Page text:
Aspects of the morphology and phonology of phases
Heather Newell
December 2008

This thesis offers evidence that phases (Chomsky 1995) induce word-internal cycles of morphological and phonological interpretation. Phases proposed in the syntactic literature are shown to have effects word-internally, therefore supporting a representational theory of morpho-phonology (e.g. Distributed Morphology (Halle & Marantz 1994)). It is argued that phases exist at the nP, aP, vP, vP, DP, and CP syntactic levels. These phases are shown to have differing behaviour with regards to the domain which is sent to PF upon merger of the phase head. DP, CP, and vP are argued to be complement spellout phases following Nissenbaum (2000). nP, aP, and vP, however, offer evidence that the head of a phase is interpreted at PF with its complement. A possible motivation for this difference in interpretation domain is discussed. It is in derivations where syntactic material spans one (or more) of these boundaries that cyclic domains may be found within words at PF. Phonological and morpho-syntactic patterns induced by word-internal phases are investigated. Main stress patterns in Cupeño, Turkish, and Ojibwa are analysed. Turkish and Cupeño seemingly irregular main stress patterns are argued to be regular at the phase level. Main stress is assigned in these languages at the interpretation of the first phase. In other words, main stress is cyclic and immovable in these languages. Ojibwa main stress assignment is then shown to be insensitive to word-internal phase boundaries. Word internal phases are present in Ojibwa, as demonstrated by hiatus resolution strategies and footing patterns in the language (Piggott & Newell 2007). Main stress is assigned to the word, regardless of its internal cyclic domains – it is post-syntactic. These two patterns are argued to be the only possibilities for main stress assignment. Some morpho-syntactic paradoxes are then investigated. It is argued that word internal phases, in combination with late adjunction (Lebeaux 1988), are responsible for bracketing paradoxes, the dichotomous (phrase/word) nature of particle verbs, and semantically vacuous double affixation. Languages discussed in this section are English, German, Breton, and Yiddish. It is concluded that structural paradoxes arise only when an adjunct is late adjoined into a previously interpreted morpho-syntactic structure. None of the data presented here arise solely in the phonological, morphological, or syntactic component of language. The effects of syntactic phases on morpho-phonology argue for the necessity of an integrated approach to linguistic investigation.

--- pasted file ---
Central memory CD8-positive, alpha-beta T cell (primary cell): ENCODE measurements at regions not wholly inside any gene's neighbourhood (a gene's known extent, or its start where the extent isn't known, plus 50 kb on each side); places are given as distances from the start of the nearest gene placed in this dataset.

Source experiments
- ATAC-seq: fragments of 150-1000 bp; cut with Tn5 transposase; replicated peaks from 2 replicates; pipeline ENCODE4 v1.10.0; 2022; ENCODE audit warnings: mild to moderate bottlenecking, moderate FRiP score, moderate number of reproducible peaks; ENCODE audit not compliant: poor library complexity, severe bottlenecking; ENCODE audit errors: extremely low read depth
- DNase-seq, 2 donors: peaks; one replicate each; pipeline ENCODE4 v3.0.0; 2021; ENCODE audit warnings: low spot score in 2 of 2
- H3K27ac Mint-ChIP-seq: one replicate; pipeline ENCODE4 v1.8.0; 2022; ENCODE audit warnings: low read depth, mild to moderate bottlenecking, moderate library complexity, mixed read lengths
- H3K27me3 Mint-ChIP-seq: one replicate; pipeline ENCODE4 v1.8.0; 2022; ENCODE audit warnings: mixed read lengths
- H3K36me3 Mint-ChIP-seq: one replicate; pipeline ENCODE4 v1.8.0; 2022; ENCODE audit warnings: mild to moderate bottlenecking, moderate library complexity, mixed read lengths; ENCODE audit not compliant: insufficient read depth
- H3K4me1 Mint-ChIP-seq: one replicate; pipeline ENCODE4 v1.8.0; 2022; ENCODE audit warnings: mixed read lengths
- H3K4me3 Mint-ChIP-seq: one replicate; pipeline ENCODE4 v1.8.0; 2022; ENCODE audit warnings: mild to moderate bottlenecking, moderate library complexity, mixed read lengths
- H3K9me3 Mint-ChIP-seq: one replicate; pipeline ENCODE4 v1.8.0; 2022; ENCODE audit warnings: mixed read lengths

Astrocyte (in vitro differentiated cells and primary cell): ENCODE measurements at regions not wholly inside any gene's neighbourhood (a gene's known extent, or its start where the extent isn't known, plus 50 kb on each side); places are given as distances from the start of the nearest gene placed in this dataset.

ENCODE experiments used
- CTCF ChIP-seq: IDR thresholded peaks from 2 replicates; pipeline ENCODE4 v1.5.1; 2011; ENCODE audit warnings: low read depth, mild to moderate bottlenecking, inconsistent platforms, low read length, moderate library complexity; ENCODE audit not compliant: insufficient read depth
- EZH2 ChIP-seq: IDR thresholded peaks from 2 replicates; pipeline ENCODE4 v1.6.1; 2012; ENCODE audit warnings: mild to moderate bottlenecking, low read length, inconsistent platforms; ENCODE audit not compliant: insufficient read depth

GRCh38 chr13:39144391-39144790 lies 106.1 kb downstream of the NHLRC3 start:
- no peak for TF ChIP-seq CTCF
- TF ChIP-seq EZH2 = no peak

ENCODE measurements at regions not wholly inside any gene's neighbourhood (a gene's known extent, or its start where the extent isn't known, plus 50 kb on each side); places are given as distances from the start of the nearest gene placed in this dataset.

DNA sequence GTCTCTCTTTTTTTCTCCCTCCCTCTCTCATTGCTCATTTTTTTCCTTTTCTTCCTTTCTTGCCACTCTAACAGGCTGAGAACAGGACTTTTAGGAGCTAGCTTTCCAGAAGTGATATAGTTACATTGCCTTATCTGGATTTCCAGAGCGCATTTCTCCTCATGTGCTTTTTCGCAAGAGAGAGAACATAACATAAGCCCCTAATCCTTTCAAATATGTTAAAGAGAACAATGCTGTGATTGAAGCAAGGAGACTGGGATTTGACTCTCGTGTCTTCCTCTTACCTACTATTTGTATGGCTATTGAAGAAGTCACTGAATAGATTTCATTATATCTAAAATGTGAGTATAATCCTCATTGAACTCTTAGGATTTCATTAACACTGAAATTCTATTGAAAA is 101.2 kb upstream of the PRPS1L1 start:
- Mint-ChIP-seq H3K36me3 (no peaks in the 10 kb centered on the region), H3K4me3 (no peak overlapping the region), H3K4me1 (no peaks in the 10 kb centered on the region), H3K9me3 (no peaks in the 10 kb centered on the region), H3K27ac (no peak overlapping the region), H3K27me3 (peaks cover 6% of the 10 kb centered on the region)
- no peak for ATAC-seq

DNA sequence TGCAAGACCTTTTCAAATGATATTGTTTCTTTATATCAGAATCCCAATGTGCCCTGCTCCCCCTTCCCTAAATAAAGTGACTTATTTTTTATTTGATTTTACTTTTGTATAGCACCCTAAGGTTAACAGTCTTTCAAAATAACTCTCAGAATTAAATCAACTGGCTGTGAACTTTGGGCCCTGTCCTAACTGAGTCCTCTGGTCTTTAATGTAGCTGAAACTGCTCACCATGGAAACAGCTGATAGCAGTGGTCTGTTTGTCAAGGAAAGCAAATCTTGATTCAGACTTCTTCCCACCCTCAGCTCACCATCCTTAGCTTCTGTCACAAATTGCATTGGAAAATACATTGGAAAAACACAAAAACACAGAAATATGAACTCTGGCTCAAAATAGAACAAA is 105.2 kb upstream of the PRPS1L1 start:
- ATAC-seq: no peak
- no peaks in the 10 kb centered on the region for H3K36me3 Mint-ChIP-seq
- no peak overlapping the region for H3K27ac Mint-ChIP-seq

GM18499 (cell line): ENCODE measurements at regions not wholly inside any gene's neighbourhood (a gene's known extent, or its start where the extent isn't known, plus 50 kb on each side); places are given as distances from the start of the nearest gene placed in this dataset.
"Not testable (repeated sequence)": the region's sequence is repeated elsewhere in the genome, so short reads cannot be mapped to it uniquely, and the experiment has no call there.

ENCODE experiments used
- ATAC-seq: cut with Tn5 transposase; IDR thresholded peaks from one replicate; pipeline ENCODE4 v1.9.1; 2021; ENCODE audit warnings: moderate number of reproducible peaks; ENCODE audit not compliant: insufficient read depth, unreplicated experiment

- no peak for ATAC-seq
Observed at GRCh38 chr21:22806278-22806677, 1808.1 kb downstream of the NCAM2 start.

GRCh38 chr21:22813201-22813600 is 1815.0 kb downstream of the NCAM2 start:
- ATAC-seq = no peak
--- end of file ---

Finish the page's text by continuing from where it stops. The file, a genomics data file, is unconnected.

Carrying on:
Format: [ pdf ]
Reference: lingbuzz/000807
(please use that when you cite this article)
keywords: phases, stress, distributed morphology, bracketing paradoxes, phonology, morphology, syntax, ojibwa, turkish, cupe˜o, english, german, breton, yiddish
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